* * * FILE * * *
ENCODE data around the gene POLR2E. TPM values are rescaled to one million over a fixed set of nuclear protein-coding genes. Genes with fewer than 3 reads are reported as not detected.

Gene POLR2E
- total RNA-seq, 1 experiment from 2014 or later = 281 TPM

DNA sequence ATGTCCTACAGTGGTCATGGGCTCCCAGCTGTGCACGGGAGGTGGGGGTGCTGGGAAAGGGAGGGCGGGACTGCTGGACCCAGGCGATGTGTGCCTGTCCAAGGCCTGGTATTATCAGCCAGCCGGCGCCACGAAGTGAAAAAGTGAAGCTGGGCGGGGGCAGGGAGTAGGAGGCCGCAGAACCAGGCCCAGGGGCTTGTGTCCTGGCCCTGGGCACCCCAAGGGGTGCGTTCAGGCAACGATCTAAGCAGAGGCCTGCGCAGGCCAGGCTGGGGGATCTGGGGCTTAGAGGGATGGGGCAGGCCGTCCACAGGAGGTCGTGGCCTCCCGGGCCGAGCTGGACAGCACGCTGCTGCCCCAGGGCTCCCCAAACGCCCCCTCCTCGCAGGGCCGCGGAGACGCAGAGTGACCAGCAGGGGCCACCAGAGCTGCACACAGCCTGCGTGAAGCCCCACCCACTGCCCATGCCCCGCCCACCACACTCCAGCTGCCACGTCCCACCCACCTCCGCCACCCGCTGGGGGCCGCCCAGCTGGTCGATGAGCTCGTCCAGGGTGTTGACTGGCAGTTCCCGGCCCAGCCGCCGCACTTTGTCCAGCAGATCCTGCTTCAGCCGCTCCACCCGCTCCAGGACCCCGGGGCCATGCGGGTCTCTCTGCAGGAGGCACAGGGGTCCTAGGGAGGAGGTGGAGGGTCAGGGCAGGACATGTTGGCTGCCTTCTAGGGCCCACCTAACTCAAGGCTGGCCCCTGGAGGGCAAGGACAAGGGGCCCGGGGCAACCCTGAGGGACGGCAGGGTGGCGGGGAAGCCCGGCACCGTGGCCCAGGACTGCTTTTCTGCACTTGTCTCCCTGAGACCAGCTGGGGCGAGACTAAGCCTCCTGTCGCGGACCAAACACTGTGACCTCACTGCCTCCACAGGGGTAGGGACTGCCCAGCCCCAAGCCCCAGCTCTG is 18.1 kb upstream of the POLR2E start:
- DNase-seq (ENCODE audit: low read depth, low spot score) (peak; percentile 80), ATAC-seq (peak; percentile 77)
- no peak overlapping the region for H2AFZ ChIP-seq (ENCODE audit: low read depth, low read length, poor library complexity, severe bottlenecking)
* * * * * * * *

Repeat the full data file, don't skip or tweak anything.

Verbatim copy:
ENCODE data around the gene POLR2E. TPM values are rescaled to one million over a fixed set of nuclear protein-coding genes. Genes with fewer than 3 reads are reported as not detected.

Gene POLR2E
- total RNA-seq, 1 experiment from 2014 or later = 281 TPM

DNA sequence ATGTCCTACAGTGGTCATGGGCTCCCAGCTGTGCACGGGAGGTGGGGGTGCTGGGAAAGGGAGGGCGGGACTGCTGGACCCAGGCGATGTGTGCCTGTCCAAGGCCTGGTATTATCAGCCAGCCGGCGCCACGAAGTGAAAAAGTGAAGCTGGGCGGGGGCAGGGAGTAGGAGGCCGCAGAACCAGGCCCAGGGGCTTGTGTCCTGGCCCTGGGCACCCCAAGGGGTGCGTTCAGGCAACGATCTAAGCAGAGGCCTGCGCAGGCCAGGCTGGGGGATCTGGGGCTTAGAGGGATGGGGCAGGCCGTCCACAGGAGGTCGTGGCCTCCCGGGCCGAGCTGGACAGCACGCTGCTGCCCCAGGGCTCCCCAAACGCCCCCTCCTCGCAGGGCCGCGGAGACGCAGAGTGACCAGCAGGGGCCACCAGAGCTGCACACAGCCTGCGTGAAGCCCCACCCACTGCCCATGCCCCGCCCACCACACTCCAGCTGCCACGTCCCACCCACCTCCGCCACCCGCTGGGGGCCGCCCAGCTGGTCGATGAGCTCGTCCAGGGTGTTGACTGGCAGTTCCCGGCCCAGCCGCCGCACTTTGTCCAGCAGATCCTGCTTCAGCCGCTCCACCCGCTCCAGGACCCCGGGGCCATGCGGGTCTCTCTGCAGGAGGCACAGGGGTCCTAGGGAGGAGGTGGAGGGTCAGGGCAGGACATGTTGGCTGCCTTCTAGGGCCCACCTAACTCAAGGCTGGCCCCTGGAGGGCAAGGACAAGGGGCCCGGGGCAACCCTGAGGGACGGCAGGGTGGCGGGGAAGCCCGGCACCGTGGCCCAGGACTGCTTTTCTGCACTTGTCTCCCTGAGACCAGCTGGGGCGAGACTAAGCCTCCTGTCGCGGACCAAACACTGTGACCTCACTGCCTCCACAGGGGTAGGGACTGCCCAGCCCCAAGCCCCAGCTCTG is 18.1 kb upstream of the POLR2E start:
- DNase-seq (ENCODE audit: low read depth, low spot score) (peak; percentile 80), ATAC-seq (peak; percentile 77)
- no peak overlapping the region for H2AFZ ChIP-seq (ENCODE audit: low read depth, low read length, poor library complexity, severe bottlenecking)